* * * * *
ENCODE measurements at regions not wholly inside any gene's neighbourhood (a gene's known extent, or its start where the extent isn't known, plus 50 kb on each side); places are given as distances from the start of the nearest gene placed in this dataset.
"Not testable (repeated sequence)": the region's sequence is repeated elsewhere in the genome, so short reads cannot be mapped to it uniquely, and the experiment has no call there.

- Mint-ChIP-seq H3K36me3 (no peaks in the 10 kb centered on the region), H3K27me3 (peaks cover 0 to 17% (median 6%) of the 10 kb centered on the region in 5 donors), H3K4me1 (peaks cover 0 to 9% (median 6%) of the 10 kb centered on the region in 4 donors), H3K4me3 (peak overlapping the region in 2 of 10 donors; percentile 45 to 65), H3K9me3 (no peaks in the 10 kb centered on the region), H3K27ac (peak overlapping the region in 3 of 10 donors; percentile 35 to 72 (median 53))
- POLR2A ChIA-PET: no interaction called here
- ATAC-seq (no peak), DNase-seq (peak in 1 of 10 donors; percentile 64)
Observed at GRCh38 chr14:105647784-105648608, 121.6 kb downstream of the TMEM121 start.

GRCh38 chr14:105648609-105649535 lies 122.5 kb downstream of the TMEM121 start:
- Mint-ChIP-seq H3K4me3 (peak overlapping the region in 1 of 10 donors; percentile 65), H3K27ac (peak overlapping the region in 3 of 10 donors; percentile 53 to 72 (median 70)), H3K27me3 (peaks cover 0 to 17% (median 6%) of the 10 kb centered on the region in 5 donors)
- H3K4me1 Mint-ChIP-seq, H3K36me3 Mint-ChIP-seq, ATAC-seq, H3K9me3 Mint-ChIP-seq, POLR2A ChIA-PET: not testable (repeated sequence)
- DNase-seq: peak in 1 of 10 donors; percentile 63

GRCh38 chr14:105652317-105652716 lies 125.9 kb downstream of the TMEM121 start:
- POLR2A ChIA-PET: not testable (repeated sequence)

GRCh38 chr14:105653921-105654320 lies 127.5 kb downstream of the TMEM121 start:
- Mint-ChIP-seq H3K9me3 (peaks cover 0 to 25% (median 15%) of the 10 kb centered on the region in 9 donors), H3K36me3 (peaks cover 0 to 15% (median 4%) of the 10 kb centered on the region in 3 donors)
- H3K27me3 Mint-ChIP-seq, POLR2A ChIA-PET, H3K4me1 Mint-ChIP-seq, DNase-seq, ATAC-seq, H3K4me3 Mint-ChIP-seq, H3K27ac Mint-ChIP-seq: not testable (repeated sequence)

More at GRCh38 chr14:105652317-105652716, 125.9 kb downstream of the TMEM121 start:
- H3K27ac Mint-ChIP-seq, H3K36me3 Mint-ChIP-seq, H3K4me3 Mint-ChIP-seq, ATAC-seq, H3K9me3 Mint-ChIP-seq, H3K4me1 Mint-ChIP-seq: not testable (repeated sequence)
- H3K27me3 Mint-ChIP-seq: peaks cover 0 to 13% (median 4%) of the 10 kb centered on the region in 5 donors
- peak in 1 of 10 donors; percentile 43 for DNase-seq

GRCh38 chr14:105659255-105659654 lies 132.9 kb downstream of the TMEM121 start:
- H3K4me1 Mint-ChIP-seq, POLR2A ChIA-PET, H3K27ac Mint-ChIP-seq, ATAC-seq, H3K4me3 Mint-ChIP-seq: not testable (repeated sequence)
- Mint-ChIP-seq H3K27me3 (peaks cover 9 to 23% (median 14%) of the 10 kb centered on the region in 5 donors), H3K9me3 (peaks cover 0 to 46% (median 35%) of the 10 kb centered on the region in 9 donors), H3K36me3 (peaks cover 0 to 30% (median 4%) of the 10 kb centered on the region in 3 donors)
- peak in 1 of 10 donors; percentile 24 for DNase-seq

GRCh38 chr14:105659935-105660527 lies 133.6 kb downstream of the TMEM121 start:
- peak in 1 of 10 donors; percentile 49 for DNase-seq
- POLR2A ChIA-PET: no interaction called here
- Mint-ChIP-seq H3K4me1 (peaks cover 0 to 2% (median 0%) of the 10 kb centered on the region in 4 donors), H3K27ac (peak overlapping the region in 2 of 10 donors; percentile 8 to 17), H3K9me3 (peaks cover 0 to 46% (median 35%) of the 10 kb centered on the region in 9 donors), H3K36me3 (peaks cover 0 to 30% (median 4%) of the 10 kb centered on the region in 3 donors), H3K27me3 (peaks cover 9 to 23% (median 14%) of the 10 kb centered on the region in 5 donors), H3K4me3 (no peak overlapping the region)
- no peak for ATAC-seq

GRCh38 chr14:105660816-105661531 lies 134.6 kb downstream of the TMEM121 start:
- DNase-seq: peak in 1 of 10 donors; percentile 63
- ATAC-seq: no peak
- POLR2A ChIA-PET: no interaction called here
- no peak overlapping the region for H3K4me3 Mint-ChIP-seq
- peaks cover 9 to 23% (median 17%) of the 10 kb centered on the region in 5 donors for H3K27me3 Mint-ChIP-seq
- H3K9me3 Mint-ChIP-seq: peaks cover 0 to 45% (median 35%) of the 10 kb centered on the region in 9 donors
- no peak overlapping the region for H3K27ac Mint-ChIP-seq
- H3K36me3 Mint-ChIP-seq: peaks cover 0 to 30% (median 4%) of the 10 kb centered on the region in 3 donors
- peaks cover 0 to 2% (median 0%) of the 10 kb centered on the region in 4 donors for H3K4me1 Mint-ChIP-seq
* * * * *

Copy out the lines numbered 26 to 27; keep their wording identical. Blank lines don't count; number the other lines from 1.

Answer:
- POLR2A ChIA-PET: no interaction called here
- Mint-ChIP-seq H3K4me1 (peaks cover 0 to 2% (median 0%) of the 10 kb centered on the region in 4 donors), H3K27ac (peak overlapping the region in 2 of 10 donors; percentile 8 to 17), H3K9me3 (peaks cover 0 to 46% (median 35%) of the 10 kb centered on the region in 9 donors), H3K36me3 (peaks cover 0 to 30% (median 4%) of the 10 kb centered on the region in 3 donors), H3K27me3 (peaks cover 9 to 23% (median 14%) of the 10 kb centered on the region in 5 donors), H3K4me3 (no peak overlapping the region)